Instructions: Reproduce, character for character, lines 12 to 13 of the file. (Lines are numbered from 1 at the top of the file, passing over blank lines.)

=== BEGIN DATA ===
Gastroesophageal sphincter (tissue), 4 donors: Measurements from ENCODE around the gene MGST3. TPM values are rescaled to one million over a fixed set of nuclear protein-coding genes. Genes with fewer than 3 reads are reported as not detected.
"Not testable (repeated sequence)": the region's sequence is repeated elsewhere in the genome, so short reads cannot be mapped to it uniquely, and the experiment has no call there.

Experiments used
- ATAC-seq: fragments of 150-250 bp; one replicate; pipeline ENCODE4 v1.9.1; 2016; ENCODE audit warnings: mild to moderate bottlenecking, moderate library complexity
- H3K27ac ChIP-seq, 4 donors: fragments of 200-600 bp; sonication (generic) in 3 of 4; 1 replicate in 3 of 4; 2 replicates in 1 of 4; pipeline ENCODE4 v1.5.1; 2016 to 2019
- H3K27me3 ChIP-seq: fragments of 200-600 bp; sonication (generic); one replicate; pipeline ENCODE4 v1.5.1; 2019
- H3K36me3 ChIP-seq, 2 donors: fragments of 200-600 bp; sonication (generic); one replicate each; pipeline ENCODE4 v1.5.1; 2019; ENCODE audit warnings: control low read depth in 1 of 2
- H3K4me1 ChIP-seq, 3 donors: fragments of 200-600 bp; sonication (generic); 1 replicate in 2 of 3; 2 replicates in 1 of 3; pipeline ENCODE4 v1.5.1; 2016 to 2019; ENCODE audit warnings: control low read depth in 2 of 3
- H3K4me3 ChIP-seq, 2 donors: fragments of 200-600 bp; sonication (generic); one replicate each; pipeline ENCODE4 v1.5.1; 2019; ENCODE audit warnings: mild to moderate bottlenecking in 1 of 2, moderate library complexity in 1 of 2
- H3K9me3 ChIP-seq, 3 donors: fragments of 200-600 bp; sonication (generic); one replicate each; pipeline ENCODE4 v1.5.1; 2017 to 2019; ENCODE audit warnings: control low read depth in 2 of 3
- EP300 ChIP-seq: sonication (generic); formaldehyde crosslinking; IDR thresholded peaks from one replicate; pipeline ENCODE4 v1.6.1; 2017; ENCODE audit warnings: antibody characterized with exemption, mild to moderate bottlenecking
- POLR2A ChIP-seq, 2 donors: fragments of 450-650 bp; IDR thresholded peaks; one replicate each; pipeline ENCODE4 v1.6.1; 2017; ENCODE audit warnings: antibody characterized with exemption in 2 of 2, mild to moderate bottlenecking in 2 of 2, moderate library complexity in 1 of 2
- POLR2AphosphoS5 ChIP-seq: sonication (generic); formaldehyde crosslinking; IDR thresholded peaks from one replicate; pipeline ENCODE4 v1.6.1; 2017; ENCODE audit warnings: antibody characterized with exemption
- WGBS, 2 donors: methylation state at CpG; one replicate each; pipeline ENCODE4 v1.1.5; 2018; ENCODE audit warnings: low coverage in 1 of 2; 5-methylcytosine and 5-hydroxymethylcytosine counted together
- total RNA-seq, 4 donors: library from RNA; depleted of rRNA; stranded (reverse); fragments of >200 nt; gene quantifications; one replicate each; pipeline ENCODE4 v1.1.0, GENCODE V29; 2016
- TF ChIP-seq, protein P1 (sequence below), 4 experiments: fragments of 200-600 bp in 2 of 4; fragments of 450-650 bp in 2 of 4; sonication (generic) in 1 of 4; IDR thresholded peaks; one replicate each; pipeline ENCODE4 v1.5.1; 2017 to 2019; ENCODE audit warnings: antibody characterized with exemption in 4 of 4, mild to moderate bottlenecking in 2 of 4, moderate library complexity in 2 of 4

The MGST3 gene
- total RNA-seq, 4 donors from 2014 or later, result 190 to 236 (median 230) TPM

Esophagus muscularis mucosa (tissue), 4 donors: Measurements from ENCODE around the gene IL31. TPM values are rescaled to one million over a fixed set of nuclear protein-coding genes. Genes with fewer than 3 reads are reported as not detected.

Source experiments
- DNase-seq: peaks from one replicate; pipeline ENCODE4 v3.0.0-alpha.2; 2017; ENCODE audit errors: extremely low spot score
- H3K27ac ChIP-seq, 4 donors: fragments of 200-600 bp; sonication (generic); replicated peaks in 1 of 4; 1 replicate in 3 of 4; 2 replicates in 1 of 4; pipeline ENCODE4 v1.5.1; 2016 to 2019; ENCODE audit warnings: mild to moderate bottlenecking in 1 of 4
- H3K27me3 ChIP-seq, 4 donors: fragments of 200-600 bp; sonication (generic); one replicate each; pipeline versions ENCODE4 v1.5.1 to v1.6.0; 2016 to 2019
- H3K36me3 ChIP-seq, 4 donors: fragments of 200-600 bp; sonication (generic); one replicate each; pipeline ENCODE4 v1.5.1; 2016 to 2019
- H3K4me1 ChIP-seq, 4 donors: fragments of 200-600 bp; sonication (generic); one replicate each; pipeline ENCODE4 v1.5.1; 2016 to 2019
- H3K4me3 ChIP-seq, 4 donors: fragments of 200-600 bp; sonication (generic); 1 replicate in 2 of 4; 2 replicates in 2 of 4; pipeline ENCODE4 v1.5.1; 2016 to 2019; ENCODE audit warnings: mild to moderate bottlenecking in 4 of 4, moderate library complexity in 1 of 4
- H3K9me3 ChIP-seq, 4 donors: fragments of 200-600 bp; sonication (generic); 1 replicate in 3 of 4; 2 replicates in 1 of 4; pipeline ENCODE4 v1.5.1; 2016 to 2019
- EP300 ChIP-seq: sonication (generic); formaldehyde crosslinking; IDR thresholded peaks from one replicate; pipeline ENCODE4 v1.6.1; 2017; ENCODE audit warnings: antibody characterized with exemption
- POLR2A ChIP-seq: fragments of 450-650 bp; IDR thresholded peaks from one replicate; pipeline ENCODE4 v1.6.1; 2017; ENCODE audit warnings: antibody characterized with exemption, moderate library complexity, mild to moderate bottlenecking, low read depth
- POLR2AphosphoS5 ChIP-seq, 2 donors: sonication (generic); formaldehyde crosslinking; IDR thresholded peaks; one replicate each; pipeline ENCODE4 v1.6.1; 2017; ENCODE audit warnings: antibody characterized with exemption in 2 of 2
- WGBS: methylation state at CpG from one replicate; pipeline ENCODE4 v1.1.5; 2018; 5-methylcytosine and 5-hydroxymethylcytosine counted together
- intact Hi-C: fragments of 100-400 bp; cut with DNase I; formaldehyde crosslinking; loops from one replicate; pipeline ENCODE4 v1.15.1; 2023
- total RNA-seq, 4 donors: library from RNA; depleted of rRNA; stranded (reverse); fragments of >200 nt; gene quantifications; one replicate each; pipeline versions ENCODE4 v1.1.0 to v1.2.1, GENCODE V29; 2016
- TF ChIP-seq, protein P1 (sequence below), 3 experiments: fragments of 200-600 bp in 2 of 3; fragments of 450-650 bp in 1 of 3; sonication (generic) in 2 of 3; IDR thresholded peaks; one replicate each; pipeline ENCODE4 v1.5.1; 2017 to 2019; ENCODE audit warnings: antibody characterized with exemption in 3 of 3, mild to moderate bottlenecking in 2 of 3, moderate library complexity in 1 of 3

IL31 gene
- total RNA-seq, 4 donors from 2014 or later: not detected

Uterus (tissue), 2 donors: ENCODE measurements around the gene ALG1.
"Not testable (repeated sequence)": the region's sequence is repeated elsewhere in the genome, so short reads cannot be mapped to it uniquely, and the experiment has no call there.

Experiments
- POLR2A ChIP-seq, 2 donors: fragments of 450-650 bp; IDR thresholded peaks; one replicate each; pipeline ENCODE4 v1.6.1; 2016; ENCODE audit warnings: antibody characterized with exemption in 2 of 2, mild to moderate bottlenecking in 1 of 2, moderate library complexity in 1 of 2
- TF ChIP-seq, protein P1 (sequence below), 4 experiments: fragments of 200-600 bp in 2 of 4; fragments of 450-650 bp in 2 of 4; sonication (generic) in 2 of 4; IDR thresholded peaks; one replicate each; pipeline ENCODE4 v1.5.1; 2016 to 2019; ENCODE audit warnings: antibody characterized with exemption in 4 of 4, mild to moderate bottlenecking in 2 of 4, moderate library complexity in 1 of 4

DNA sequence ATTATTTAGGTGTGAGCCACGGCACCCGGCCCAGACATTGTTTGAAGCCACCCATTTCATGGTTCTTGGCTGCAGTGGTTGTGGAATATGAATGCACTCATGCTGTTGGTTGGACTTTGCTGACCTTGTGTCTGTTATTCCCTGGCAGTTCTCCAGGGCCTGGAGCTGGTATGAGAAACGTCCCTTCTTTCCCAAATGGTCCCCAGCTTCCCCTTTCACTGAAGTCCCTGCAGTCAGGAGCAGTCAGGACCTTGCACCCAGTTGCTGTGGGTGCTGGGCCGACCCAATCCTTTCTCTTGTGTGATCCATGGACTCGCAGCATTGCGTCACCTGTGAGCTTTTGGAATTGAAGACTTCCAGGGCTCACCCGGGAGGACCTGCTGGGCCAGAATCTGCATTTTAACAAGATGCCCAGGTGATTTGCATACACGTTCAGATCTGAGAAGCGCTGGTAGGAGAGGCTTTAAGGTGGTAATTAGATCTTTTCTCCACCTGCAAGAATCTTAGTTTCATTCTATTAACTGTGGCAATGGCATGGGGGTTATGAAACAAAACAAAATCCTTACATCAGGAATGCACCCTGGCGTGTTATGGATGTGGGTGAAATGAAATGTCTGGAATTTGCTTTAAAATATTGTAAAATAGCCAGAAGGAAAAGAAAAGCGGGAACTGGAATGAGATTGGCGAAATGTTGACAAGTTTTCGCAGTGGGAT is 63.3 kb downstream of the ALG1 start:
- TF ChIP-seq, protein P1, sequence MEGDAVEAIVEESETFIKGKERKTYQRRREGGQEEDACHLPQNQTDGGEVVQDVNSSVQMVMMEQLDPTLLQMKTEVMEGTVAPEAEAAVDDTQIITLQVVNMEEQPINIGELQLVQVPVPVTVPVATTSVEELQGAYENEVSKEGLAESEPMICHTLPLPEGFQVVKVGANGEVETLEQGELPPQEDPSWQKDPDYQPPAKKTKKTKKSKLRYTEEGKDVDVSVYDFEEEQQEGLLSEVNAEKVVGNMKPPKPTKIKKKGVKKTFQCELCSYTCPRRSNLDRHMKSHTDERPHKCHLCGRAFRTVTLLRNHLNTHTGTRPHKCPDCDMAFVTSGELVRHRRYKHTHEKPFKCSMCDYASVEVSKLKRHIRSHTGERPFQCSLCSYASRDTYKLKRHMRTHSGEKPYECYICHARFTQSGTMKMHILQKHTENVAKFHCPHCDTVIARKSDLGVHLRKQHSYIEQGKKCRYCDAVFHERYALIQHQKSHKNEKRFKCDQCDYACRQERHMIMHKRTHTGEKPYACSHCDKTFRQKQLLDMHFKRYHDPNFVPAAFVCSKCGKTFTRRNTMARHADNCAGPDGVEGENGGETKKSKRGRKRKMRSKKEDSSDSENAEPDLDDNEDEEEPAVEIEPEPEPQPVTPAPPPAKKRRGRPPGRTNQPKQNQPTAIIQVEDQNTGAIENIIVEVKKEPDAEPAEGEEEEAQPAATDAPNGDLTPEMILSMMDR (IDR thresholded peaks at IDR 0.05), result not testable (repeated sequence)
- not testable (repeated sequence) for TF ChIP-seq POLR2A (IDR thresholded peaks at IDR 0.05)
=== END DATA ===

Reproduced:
- POLR2A ChIP-seq, 2 donors: fragments of 450-650 bp; IDR thresholded peaks; one replicate each; pipeline ENCODE4 v1.6.1; 2017; ENCODE audit warnings: antibody characterized with exemption in 2 of 2, mild to moderate bottlenecking in 2 of 2, moderate library complexity in 1 of 2
- POLR2AphosphoS5 ChIP-seq: sonication (generic); formaldehyde crosslinking; IDR thresholded peaks from one replicate; pipeline ENCODE4 v1.6.1; 2017; ENCODE audit warnings: antibody characterized with exemption